St. Barbara, the daughter of wealthy pagan named Dioscorus during the 3rd Century AD, secretly became a Christian, notwithstanding her father’s efforts to hide her away in a high tower and arrange for her marriage to someone he found suitable. When the father ordered a bath house with two windows to be built on the property, Barbara secretly changed the plans to have three windows built in honor of the Holy Trinity, sending Dioscorus into a rage. He ordered Barbara to be tortured in order to turn her from Christ, but she refused steadfastly, causing a woman in the crowd, Juliana, to denounce the torturers. As a result both women were beheaded, Barbara by her own father. But Dioscorus was struck by lightning for his evil deeds and because of that St. Barbara is the patron of artillerymen, miners, and those who work with explosives, such as bomb disposal squads, of which now, unfortunately, we have way too many. She is the patron saint of the Italian navy, and in fact the hold of ship in which explosives are kept in Spanish is “santabarbara.” Of course, of the city of Santa Barbara, California was named after her. In many western paintings and Orthodox icons of St. Barbara a tower appears in the landscape, in remembrance of her father’s imprisonment of her, as well as St. Juliana, the woman who stood up for her and was also martyred. Unfortunately, her Feastday has been removed from the Roman Calendar, even as the British, Canadian, and Australian armies continue to remember St. Barbara on December 4. The Epistle reading for St. Barbara comes from St. Paul’s letter to the Galatians which contains the truly famous lines:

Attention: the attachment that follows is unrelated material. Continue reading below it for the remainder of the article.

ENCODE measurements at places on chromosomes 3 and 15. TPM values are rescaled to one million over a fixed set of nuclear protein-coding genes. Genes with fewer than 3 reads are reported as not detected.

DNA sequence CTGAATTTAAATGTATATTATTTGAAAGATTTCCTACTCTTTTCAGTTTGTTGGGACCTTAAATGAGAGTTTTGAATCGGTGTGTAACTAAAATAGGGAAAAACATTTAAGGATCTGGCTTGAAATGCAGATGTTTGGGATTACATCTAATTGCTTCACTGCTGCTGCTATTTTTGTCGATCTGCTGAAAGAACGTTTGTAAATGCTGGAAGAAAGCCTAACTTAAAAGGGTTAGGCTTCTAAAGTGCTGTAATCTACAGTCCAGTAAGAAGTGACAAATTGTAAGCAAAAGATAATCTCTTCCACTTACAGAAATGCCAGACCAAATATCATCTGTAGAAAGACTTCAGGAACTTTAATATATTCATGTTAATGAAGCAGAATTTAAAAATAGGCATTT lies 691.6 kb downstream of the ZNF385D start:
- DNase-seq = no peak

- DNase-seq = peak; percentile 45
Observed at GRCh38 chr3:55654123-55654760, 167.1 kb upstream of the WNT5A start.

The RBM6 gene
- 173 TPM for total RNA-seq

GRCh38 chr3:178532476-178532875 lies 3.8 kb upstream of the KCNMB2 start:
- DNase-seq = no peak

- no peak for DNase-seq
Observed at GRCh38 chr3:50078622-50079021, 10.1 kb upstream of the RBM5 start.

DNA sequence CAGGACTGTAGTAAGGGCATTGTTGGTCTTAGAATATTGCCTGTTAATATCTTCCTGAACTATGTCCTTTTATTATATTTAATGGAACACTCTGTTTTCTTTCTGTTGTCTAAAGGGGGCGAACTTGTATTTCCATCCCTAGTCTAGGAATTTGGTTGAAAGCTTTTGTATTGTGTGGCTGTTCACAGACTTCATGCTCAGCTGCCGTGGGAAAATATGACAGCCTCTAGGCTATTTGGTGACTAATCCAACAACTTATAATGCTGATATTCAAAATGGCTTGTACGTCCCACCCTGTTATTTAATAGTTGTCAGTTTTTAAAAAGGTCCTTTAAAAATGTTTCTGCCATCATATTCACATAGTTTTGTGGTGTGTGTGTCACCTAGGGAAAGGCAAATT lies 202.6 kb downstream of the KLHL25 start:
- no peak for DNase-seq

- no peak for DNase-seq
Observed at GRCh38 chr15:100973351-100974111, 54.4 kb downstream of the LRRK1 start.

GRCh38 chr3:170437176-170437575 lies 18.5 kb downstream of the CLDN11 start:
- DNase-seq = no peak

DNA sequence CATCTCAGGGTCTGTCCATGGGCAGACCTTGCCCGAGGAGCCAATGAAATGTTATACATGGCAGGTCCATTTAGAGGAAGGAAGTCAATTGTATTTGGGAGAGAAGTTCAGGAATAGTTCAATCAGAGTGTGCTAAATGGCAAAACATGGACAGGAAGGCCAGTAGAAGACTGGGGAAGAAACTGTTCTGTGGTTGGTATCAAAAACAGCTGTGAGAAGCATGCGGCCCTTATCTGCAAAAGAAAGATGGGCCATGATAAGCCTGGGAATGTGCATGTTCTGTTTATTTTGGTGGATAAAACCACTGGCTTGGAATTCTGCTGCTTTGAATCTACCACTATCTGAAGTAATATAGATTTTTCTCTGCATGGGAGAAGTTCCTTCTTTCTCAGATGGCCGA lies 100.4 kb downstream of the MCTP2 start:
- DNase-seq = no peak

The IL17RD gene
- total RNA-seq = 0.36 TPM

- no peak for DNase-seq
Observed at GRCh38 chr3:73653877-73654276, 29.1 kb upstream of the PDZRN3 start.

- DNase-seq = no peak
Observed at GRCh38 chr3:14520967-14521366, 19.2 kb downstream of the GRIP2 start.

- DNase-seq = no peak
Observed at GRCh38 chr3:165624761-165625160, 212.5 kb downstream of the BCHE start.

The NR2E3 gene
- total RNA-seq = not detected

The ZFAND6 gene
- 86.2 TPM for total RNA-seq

"For ye are all the children of God by faith in Christ Jesus."
"For as many of you as have been baptized into Christ have put on Christ"
That last phrase substitutes for “Holy God, Holy Mighty, Holy Immortal” in the Divine Liturgy on certain feast days and is sung in the Sacrament of Chrismation. St. Barbara’s faith as expressed in those three windows she commissioned that lead to her martyrdom is remembered in the Kondak for her Feastday:
Singing the praises of the Trinity, / you followed God by enduring suffering; / you renounced the multitude of idols, / O holy martyr Barbara. / In your struggles, you were not frightened by the threats of your torturers, but cried out in a loud voice: / “I worship the Trinity in one God-head
Most of us know a lot more about St. Nicholas than we probably did before today about St. Barbara: that he was a Bishop of Myra in Lycia in Anatolia(now Turkey) in the 4th Century AD, that he attended the First Ecumenical Council at Nicea at which he fought strongly against Arianism (the heresy that taught that Christ was begotten of God the Father at some point in time after the creation, and was therefore subordinate to God), that by doing so he was instrumental in the writing of the Nicene Creed (which negates Arianism completely by including the phrase “begotten of the Father before all ages”), and that he is known for his miracles (hence the name St. Nicholas the Wonderworker) and his acts of kindness which led to the western concept of St. Nicholas as Santa Claus. But let’s just focus on the Epistle to the Hebrews that will be read here in our church this Tuesday:
“Make you perfect in every good work to do his will, working in you that which is well pleasing in his sight, through Jesus Christ; to whom be glory for ever and ever. Amen.”
“Every good work:” the perfect remembrance of the Wonderworker Nicolas. The tropar to St. Nicholas gives us the words we need to pray to the Sainted Bishop of Myra for the rest of Advent and always, to pray to him for the sake of our salvation:
In truth you were revealed to your flock as a rule of faith, / an image of humility and a teacher of abstinence; / your humility exalted you; / your poverty enriched you. / Hierarch Father Nicholas, / entreat Christ our God / that our souls may be saved.